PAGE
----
Bohr, we remember, was the originator of the Copenhagen Interpretation of quantum theory, though he never called it that.  The Copenhagen Interpretation developed from dialogs between Niels Bohr and Werner Heisenberg around 1927 when Heisenberg was employed as a lecturer at Bohr’s Institute for Theoretical Physics at the University of Copenhagen.  Heisenberg was the creator of the uncertainty principle that bears his name.  Heisenberg’s view favored the particle nature of matter with discontinuities during which the wave formulation affected the path of a particle.  Bohr’s view was that it takes both the wave interpretation and the particle interpretation to understand the science at the quantum level.  Bohr gave equal weight to both interpretations and called this concept ‘complementarity.’  Bohr’s view won out because quantum theory could not precisely address the crucial question of when the wave nature prevailed and when the particle nature prevailed.  The most that could be said about this critical point is that the wave nature prevailed until a measurement was made or could in principle be made.  This is known as the ‘measurement problem’ because the theory could not say precisely when a measurement might take place.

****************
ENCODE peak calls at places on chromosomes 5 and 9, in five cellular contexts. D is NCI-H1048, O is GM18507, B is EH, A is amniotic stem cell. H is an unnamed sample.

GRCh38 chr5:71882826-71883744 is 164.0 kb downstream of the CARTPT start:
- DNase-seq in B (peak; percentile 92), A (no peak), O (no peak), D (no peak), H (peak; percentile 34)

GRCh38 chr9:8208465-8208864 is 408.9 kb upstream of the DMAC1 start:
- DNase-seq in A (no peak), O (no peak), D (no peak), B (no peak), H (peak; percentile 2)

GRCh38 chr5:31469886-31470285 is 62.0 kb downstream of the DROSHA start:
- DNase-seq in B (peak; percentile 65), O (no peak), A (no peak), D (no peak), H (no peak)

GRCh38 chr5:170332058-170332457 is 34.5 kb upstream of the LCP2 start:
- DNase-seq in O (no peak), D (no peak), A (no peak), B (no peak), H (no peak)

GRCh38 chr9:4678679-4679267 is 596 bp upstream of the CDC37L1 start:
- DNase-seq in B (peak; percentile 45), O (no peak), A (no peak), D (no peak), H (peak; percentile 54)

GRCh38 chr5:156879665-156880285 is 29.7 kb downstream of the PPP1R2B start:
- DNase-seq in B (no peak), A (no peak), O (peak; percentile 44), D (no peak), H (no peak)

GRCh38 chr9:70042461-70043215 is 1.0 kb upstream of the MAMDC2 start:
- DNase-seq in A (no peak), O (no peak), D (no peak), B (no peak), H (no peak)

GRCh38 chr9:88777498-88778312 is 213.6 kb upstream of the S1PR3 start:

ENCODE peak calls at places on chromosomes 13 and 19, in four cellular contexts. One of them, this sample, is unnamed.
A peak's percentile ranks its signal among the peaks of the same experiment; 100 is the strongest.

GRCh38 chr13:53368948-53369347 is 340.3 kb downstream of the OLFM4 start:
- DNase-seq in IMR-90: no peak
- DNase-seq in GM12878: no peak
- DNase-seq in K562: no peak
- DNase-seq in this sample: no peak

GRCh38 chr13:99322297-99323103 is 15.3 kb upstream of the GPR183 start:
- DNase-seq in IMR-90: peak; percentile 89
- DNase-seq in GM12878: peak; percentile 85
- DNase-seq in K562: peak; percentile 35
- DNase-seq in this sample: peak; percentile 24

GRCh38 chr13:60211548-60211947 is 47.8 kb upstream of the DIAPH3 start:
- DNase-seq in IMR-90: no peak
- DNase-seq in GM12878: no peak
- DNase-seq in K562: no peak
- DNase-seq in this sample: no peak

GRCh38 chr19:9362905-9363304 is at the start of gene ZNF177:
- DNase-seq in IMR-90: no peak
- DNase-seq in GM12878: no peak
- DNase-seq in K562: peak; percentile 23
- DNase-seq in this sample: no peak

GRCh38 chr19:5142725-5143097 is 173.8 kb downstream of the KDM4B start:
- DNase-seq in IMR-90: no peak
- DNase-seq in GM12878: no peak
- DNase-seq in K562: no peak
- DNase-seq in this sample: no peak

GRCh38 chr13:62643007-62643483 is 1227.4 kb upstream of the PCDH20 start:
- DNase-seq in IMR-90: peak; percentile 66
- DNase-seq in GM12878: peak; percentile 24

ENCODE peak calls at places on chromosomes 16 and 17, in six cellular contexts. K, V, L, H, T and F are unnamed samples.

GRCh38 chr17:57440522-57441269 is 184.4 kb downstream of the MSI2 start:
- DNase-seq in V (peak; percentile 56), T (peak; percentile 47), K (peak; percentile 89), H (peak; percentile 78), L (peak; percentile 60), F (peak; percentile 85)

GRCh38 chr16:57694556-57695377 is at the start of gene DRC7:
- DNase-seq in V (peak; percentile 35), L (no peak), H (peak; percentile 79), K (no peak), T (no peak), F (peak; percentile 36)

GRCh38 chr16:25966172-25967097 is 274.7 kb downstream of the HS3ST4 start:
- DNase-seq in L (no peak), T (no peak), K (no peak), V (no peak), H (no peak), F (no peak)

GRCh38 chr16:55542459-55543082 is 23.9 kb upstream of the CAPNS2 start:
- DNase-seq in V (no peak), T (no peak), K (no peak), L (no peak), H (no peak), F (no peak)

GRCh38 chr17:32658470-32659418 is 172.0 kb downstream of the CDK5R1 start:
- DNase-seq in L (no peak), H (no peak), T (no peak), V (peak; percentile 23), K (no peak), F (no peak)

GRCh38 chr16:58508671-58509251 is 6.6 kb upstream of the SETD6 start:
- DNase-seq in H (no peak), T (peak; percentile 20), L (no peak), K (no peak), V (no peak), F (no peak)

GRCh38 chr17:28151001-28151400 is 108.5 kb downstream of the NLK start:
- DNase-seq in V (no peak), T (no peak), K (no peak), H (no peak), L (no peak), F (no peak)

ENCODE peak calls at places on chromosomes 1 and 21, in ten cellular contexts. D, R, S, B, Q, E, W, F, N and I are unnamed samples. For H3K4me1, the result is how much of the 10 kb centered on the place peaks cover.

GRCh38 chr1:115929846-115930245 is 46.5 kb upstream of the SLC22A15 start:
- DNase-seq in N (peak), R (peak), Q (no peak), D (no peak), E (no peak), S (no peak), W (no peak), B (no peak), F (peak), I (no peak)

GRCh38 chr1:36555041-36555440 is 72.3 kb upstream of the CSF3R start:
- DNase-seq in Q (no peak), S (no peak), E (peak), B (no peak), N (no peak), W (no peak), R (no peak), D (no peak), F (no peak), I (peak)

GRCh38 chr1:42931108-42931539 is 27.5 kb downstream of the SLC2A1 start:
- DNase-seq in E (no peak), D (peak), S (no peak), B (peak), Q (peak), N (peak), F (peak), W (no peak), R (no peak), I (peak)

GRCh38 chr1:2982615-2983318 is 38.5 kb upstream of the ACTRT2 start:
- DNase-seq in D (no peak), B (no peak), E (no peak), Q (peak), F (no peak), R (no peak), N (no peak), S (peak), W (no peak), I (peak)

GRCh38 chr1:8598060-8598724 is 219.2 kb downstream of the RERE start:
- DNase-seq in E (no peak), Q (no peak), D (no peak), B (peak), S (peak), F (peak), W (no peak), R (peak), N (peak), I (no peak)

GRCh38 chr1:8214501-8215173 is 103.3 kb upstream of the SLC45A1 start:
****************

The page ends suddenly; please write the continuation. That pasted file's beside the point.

But, the really interesting thing about Bohr’s statement is that he had to say it at all.  Was physics really about discovering ultimate reality?  And what was there about quantum physics that made such a quest untenable?  We have to recall that before quantum physics, the universe was completely deterministic.  For every result, there was a cause.  By chaining cause and effect together, and tracing the chain back to the first cause, one could, perhaps, discover the mind of God.  This is not such a farfetched claim.  Stephen Hawking made such a claim in A Brief History of Time:

“However, if we do discover a complete theory, it should in time be understandable in broad principle by everyone, not just a few scientists.  Then we shall all, philosophers, scientists, and just ordinary people, be able to take part in the discussion of the question of why it is that we and the universe exist.  If we find the answer to that, it would be the ultimate triumph of human reason – for then we would know the mind of God.” (p. 175, Bantam Books, 1988).